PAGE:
1890: What to Bring
|What to Bring
Title text: I always figured you should never bring a gun to a gun fight because then you'll be part of a gun fight.
This comic derives its humor from combining two common but unrelated pieces of advice: "never bring a knife to a gun fight", and "never put water on an oil fire". The corollary to these phrases is that a knife is only useful for a knife fight, and water is only useful for a wood fire (or similar solid and porous fuel). Randall creates a confusion matrix applying each of the solutions (knives, guns, lids, and water) to each of the situations (knife fight, gun fight, wood fire, oil fire) to predict the likely outcomes.
The squares in the table are highlighted in green to answer "Yes" to the question, where the specified object is appropriate or advantageous for the situation, or red to answer "No", usually because the object would not be helpful in resolving the situation. The grid concludes that, not only are both pieces of advice correct (bringing knives to gun fights, and using water on oil fires would both end in likely disaster), but only the prescribed solutions are appropriate for each situation (e.g. any solution other than a lid would be ineffective for an oil fire, and potentially very dangerous). The sole exception to this trend is bringing a gun to a knife fight, which would give you a major tactical advantage over your opponent.
The ultimate point of this comic may be in the title text. There is a phrase in American English, "to bring a knife to a gun fight," which means "to be so naive as to be unprepared." While Randall may be commenting specifically on managing conflict escalation by being adequately prepared for the situation, it is also possible that he is subtly expressing his opinion about the virtues of restraint.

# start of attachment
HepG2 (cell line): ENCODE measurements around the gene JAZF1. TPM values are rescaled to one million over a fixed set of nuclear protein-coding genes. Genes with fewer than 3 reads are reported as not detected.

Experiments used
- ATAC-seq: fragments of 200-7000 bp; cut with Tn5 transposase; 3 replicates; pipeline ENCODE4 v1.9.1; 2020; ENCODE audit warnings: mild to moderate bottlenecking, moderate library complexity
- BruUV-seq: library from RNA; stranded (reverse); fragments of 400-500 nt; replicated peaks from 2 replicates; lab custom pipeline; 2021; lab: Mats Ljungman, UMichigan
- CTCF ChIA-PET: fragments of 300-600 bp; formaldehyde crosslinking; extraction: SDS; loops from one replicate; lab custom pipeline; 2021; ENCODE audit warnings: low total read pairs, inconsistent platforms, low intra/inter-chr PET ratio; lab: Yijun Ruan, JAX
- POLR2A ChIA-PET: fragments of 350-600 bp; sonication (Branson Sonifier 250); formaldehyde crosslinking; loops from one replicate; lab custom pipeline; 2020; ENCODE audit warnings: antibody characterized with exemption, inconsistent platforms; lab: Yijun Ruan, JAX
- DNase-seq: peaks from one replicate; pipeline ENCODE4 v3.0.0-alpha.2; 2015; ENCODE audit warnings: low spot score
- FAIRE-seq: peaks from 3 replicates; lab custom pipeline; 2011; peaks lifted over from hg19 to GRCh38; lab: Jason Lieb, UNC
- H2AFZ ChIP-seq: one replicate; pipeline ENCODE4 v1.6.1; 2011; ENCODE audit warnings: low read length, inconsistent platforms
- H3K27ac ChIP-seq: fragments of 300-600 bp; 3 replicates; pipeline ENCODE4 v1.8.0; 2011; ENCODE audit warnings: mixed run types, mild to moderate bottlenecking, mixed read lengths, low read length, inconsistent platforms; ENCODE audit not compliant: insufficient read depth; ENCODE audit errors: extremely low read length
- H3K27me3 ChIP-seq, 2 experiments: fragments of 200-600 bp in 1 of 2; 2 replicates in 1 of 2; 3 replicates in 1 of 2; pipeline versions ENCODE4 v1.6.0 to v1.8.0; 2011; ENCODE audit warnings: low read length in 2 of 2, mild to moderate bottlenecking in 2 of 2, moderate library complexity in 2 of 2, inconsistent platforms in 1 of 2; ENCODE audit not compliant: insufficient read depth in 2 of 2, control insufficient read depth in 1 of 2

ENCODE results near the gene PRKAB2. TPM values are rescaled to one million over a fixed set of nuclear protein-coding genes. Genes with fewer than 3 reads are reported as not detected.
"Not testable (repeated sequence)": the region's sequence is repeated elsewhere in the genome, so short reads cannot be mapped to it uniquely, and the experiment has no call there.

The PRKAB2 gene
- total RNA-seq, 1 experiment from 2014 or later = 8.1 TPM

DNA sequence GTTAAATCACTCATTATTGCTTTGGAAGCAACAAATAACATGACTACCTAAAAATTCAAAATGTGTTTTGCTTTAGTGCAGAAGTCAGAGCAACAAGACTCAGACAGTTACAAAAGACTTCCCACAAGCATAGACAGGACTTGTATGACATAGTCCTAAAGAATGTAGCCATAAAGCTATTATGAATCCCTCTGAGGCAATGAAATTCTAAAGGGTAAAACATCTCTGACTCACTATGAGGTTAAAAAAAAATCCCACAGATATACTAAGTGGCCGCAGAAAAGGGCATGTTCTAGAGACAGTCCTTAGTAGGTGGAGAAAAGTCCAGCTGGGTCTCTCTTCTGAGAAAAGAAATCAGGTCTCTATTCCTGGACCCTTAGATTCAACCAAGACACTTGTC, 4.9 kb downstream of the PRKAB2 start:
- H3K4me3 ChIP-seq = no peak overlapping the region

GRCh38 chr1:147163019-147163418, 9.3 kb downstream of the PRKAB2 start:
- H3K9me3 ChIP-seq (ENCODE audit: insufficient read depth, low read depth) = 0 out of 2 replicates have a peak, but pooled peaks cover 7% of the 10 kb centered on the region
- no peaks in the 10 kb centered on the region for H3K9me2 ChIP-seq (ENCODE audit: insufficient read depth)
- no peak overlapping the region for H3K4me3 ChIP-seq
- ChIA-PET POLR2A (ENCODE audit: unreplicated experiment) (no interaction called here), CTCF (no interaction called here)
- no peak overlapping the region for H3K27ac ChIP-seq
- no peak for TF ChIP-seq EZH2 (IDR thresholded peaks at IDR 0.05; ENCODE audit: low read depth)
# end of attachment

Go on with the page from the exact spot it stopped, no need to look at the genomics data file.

|Should you bring ... to ...
|a knife fight
|a gun fight
|a wood fire
|an oil fire
|If you bring a knife to a knife fight, you will be evenly matched with your opponent (all else equal).
|If you bring a knife to a gun fight, you will be at a perilous disadvantage. (Although, at close range, a knife is considered more lethal than a firearm in certain situations, e.g. a holstered pistol.)
|Attempting to stab a wood fire with a knife will only lead to you being burned.
|Attempting to stab an oil fire will only cause you to get burned and leave metallic scrapes in the pan.
|Bringing a gun to a knife fight will usually leave your opponent at a perilous disadvantage due to the gun's far greater range. (Though if the fight is in close quarters, you will likely be at a disadvantage. You may also be accused of "not playing fair", but only if you leave survivors.)
| Bringing a gun to a gun fight will leave you evenly matched with your opponent.
|Shooting at a wood or an oil fire will not extinguish either one. Depending on the exact caliber of the bullet, you may even end up scattering the wood or oil fueling the flames, leaving you with a worse situation than before. Also, most bullets contain lead, so the heat of the fire may cause the bullet to give off toxic fumes.
|Splashing either a knife-wielder or a gunman with water may blind your opponent briefly, but if you're still in a fight (i.e. you cannot use the opportunity to flee), it won't win you the fight. (However, water can disable some antique guns that use black powder, since the powder will not ignite when wet.)
|Wood fires are best extinguished with a well-aimed splash of water.
|Pouring water on an oil fire is notorious for creating huge fireballs and scattering the oil, making the situation even worse (boilover).
|Attempting to put a lid on the head or weapon of a knife-wielder or gunman will probably not help matters, as it may only serve to agitate them. While it might momentarily confuse your opponent, it probably won't give you much of a running start. (However, a metal lid with the right sort of handle could serve as a makeshift shield.)